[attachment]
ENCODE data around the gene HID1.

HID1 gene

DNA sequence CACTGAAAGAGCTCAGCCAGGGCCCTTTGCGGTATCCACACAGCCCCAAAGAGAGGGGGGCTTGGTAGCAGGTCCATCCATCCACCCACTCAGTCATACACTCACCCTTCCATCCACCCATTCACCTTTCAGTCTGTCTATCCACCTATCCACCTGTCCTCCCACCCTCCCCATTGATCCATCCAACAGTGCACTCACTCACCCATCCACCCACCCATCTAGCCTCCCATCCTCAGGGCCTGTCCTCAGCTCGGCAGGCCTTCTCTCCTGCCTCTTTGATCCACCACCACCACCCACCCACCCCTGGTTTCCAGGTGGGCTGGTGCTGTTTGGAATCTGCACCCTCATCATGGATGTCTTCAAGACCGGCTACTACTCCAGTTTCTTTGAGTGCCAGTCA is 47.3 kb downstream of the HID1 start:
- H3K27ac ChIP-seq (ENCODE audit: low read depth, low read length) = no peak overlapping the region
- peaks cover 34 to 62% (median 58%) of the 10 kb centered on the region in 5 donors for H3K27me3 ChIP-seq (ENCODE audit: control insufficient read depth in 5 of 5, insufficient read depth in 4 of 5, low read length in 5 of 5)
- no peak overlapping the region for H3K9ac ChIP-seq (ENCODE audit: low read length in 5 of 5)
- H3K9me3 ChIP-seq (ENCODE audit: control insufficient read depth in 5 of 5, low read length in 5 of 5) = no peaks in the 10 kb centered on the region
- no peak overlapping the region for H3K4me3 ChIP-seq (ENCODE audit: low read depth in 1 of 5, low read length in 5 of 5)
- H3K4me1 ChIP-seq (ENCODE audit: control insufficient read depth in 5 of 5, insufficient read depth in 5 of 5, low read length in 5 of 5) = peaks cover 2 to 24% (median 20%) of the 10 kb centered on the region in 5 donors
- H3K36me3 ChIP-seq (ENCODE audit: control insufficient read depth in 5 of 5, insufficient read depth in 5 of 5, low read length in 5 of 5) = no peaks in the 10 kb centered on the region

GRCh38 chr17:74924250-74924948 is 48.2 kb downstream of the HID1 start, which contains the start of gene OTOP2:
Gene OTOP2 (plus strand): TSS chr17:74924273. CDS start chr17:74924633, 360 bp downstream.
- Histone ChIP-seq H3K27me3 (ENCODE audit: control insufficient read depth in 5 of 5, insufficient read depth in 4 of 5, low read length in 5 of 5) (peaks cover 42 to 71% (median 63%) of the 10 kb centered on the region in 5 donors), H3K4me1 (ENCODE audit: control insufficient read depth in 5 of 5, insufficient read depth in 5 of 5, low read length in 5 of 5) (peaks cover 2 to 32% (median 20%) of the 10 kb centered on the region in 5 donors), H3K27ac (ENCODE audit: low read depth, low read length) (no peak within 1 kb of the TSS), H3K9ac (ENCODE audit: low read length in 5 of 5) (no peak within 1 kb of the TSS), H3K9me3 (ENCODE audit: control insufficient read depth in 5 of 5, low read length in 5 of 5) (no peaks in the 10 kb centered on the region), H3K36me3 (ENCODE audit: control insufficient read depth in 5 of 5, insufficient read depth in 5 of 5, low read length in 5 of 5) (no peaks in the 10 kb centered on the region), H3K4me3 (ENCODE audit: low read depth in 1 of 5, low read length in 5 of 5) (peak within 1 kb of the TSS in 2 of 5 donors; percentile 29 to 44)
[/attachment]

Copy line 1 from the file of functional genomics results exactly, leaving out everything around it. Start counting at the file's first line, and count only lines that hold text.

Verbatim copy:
ENCODE data around the gene HID1.